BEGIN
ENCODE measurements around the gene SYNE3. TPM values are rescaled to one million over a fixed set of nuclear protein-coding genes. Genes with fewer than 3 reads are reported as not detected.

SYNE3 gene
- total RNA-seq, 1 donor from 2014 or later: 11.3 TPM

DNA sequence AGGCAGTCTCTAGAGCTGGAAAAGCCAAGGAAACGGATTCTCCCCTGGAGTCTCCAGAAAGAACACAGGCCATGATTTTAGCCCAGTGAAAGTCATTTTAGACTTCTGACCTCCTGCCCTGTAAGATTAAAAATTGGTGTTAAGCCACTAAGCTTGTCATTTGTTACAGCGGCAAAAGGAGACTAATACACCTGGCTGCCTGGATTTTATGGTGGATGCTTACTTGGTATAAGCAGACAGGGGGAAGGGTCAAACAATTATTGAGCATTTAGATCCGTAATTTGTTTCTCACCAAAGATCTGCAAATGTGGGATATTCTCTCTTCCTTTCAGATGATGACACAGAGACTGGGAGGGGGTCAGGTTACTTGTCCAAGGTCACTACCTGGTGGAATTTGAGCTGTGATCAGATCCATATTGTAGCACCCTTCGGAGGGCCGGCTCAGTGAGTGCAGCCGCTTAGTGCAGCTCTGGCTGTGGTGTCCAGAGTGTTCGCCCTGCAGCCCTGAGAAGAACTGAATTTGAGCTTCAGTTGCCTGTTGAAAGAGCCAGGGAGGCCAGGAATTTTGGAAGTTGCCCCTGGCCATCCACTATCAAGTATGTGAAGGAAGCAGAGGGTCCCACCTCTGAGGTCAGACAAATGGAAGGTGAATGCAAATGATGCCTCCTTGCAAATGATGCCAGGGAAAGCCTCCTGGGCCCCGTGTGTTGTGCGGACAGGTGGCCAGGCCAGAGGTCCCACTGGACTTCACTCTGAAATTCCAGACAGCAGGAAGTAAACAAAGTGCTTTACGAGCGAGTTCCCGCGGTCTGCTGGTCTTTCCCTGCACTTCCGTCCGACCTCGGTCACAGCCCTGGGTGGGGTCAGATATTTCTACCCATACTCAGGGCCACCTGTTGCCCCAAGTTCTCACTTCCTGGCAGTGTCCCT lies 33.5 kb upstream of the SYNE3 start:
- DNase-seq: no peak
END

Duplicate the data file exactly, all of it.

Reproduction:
ENCODE measurements around the gene SYNE3. TPM values are rescaled to one million over a fixed set of nuclear protein-coding genes. Genes with fewer than 3 reads are reported as not detected.

SYNE3 gene
- total RNA-seq, 1 donor from 2014 or later: 11.3 TPM

DNA sequence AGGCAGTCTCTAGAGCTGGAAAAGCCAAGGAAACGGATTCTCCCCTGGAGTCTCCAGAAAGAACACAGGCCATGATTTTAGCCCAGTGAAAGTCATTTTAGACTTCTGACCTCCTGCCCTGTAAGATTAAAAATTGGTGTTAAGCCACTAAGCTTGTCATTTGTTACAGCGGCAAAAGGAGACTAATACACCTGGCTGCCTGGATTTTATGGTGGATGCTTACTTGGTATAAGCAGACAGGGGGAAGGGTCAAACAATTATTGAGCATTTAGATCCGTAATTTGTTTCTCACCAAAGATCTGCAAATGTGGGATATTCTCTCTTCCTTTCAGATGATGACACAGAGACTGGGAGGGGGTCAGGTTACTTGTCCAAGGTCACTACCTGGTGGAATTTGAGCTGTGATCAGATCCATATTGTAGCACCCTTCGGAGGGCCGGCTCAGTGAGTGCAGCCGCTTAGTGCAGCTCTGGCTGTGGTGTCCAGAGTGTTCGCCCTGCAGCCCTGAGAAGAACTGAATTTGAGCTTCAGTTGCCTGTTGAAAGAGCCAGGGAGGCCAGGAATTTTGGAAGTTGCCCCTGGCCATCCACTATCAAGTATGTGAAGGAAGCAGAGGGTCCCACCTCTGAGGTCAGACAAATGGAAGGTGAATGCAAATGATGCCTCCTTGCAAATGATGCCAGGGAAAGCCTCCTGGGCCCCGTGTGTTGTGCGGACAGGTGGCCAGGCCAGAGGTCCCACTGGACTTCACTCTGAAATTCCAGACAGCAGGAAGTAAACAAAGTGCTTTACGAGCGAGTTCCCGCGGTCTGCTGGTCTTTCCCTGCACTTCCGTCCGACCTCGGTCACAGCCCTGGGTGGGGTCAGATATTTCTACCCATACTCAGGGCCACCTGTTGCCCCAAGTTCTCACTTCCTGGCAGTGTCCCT lies 33.5 kb upstream of the SYNE3 start:
- DNase-seq: no peak